Thursday, December 15, 2011

I Gave a Teg Talk!

No, that’s not a spelling error. TEG stands for Textile Enthusiasts Group and the group gathers in Singapore.

It was Genevieve Duggan, well known for her book, Ikats of Savu (2001, White Lotus Press) who got the ball rolling. I was going to drop in for a day in Singapore on my way home from Jakarta anyway, so, she said, why not get to know the textile enthusiasts in Singapore while I was there? Why not, indeed! I would have my exhibition textiles with me, and the co-ordinator of this TEG event, Shook Fong Tan, and her husband would be kind enough to pick me (with my heavy bags) up at the airport.

Photo by Lewa Pardomuan of me delivering my TEG Talk
The obvious thing to talk about, it seemed to me, would be the Pulang Kampung expedition and the upshot of the journey. I had all of MJA Nashir’s pictures with me to make a slide show and one of Restuala Namora Pakpahan’s first “revival textiles” from Muara coloured red with natural dye. He gave it to me just before I left Jakarta to remind me that I am the “International Ambassador of Sopo Sorha Harungguan”. I wanted to highlight the importance of bringing research findings back to the peoples from whom the information originated: they who are so deserving, have so little access to libraries and knowledge about their own culture and history, and yet are more often than not forgotten when it comes to “dissemination of findings”.

It was a warm group of enthusiasts (the name fits!), many of whom clearly had a very sophisticated level of knowledge. Spontaneously, I asked them for support for Restuala’s revival work. I had shared with them the importance of North-South partnerships when it comes to keeping indigenous art/craft traditions alive, so I decided to “walk the talk.” The donations that flowed in were so generous that I was gratified and touched.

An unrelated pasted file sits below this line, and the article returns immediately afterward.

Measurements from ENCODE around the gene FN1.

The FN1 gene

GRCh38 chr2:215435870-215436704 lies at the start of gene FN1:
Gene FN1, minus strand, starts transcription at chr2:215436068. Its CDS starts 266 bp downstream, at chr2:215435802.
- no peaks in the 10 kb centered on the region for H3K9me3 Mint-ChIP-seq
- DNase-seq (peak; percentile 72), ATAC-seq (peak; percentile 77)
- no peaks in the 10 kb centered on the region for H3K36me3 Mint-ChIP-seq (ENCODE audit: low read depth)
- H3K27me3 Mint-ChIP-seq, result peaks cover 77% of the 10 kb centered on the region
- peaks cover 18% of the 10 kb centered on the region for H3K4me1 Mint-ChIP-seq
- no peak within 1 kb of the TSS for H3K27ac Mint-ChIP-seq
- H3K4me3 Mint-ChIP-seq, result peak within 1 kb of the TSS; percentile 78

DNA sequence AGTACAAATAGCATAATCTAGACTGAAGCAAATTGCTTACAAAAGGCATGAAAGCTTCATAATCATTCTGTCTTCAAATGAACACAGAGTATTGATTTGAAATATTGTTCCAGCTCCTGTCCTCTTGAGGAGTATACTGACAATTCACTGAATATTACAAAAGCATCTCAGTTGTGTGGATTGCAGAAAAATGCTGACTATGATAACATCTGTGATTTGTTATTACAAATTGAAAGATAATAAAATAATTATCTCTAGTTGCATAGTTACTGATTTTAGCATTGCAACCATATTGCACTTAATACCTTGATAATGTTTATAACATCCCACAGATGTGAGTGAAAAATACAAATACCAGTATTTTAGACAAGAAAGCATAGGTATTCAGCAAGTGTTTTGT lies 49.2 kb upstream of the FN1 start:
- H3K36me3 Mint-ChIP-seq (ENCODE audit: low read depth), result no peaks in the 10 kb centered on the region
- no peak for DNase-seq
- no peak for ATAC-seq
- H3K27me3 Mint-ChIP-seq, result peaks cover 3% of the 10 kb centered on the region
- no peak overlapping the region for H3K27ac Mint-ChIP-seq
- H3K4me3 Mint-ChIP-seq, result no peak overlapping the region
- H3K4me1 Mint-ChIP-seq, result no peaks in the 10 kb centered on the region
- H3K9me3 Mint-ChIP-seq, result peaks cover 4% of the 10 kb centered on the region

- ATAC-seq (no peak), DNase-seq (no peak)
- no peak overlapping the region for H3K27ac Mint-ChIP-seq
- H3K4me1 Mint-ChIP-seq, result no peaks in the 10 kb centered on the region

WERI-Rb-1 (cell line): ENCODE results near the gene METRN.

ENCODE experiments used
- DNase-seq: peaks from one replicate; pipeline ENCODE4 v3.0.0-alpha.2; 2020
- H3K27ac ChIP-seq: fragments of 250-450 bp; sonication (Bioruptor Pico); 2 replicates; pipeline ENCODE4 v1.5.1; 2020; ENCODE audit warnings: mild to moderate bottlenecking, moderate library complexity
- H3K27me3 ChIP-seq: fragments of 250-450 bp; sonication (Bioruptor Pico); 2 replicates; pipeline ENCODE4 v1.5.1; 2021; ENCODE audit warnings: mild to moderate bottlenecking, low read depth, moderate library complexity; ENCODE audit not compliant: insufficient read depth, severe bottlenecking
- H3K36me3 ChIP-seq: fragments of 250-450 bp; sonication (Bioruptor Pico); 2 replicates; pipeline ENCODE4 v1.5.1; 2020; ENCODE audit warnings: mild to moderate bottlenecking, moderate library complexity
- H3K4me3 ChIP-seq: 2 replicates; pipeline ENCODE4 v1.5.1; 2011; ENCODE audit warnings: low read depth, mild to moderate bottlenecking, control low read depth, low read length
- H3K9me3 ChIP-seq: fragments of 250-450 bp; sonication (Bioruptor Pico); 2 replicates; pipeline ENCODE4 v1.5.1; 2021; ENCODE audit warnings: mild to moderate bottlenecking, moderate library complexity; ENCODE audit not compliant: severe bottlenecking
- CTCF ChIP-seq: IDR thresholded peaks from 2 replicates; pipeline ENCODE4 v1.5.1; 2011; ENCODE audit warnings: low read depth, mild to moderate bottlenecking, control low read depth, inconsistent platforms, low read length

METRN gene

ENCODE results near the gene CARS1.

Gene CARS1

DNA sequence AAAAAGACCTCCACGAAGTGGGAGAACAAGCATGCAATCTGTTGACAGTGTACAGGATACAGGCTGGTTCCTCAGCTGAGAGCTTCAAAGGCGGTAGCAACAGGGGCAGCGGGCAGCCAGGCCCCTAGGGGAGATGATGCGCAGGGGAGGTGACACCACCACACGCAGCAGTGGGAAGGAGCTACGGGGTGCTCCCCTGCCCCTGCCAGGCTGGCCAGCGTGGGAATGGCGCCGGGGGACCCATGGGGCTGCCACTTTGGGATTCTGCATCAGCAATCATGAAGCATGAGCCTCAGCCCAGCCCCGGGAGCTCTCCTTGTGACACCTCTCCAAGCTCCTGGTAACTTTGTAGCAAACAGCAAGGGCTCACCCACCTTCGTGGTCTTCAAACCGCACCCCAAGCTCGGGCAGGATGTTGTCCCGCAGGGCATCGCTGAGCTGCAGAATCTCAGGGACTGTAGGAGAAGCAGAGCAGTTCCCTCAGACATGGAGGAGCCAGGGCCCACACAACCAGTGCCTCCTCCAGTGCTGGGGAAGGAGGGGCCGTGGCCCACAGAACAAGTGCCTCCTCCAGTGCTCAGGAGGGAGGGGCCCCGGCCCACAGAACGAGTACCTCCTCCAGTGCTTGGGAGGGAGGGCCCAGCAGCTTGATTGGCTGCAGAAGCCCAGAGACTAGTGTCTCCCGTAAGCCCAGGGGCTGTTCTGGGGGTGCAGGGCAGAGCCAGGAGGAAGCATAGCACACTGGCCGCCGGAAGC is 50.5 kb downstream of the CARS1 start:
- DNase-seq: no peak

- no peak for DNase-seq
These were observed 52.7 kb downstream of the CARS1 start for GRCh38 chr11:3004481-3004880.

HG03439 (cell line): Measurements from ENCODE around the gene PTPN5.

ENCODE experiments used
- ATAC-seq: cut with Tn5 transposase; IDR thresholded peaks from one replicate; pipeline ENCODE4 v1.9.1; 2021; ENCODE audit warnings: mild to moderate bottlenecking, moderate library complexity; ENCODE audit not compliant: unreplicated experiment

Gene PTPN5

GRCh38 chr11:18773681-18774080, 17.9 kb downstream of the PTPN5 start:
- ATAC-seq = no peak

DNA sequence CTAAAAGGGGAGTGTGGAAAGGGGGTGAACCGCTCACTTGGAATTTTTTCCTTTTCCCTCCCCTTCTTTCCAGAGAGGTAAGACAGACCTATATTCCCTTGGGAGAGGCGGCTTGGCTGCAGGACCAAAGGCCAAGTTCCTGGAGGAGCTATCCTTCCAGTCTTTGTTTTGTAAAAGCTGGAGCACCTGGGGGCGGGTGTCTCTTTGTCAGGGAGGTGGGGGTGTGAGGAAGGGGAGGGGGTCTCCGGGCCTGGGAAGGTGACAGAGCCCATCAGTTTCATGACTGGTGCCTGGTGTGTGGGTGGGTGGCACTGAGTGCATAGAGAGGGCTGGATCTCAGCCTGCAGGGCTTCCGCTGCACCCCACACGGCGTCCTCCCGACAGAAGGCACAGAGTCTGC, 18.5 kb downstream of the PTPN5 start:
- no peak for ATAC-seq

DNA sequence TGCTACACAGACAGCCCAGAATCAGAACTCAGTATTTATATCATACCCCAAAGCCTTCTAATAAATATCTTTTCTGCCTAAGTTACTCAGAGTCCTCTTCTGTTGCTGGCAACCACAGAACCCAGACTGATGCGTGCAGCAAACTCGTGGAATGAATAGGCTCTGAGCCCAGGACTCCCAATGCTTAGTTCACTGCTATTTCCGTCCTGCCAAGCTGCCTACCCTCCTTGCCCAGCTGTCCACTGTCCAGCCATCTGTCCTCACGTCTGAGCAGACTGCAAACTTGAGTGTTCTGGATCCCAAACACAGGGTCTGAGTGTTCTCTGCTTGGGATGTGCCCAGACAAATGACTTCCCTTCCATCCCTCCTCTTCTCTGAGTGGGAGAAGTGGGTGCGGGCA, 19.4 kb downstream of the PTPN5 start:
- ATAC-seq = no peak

I was pleased that Lewa Pardomuan, a new acquaintance and passionate textile collector, was in the room as well as Kim Jane Saunders (author of Contemporary Tie and Dye Textiles of Indonesia, 1997) with whom I had apparently corresponded in years past. A new acquaintance was Yvonne Koh, who contacted me through my website shortly before my talk. Because she lived in Singapore, it was possible for her to attend. She turns out to be an inveterate blogger, so I have been able to get to know her a little bit after the fact. These three people, and many more in the room, shared my sense of urgency for undertaking action to keep indigenous weaving traditions alive.

The TEG group kindly arranged for me to pre-view the spectacular Patterns of Trade: Indian Textiles For Export, 1400–1900 exhibition (15 Nov 2011 - 03 Jun 2012) in the Asian Civilizations Museum just after my talk. The tour with the Southeast Asia curator, David Henkel, was a rather special privilege as the exhibition had not yet opened. Indeed, I would not have wanted to miss it. It was inspiring, spell-binding and endlessly insightful to witness dozens of Indian trade textiles together in one place.

At the end of the day, Digna Ryan, one of the co-ordinators of the TEG group, invited some of us to dinner in her beautiful home: a gracious and delicious send-off before settling into a night of flying.

Thank you, TEG Singapore for an excellent experience.

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